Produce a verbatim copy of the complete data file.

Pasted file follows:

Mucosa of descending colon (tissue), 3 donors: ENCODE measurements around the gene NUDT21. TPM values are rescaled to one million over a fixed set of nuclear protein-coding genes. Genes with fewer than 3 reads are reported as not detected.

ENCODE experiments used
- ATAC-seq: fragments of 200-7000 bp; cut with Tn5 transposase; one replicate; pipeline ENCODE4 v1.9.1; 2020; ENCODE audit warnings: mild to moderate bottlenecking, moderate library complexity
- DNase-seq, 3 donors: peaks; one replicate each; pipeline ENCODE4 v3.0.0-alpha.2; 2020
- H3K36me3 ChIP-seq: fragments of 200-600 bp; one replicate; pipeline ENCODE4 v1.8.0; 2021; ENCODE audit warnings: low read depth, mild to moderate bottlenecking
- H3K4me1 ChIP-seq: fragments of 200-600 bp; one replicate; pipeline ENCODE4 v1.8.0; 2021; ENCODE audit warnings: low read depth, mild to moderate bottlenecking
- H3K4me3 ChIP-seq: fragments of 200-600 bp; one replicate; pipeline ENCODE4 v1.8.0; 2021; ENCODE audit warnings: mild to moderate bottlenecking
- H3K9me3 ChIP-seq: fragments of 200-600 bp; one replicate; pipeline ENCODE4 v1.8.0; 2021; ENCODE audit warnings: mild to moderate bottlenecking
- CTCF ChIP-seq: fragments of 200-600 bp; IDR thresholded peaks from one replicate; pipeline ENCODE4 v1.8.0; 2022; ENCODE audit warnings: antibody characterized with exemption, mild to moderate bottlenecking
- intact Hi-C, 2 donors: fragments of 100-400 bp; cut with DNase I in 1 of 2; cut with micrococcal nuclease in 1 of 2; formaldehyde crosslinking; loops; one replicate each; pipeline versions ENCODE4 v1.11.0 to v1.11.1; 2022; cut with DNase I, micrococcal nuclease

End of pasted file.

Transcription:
Mucosa of descending colon (tissue), 3 donors: ENCODE measurements around the gene NUDT21. TPM values are rescaled to one million over a fixed set of nuclear protein-coding genes. Genes with fewer than 3 reads are reported as not detected.

ENCODE experiments used
- ATAC-seq: fragments of 200-7000 bp; cut with Tn5 transposase; one replicate; pipeline ENCODE4 v1.9.1; 2020; ENCODE audit warnings: mild to moderate bottlenecking, moderate library complexity
- DNase-seq, 3 donors: peaks; one replicate each; pipeline ENCODE4 v3.0.0-alpha.2; 2020
- H3K36me3 ChIP-seq: fragments of 200-600 bp; one replicate; pipeline ENCODE4 v1.8.0; 2021; ENCODE audit warnings: low read depth, mild to moderate bottlenecking
- H3K4me1 ChIP-seq: fragments of 200-600 bp; one replicate; pipeline ENCODE4 v1.8.0; 2021; ENCODE audit warnings: low read depth, mild to moderate bottlenecking
- H3K4me3 ChIP-seq: fragments of 200-600 bp; one replicate; pipeline ENCODE4 v1.8.0; 2021; ENCODE audit warnings: mild to moderate bottlenecking
- H3K9me3 ChIP-seq: fragments of 200-600 bp; one replicate; pipeline ENCODE4 v1.8.0; 2021; ENCODE audit warnings: mild to moderate bottlenecking
- CTCF ChIP-seq: fragments of 200-600 bp; IDR thresholded peaks from one replicate; pipeline ENCODE4 v1.8.0; 2022; ENCODE audit warnings: antibody characterized with exemption, mild to moderate bottlenecking
- intact Hi-C, 2 donors: fragments of 100-400 bp; cut with DNase I in 1 of 2; cut with micrococcal nuclease in 1 of 2; formaldehyde crosslinking; loops; one replicate each; pipeline versions ENCODE4 v1.11.0 to v1.11.1; 2022; cut with DNase I, micrococcal nuclease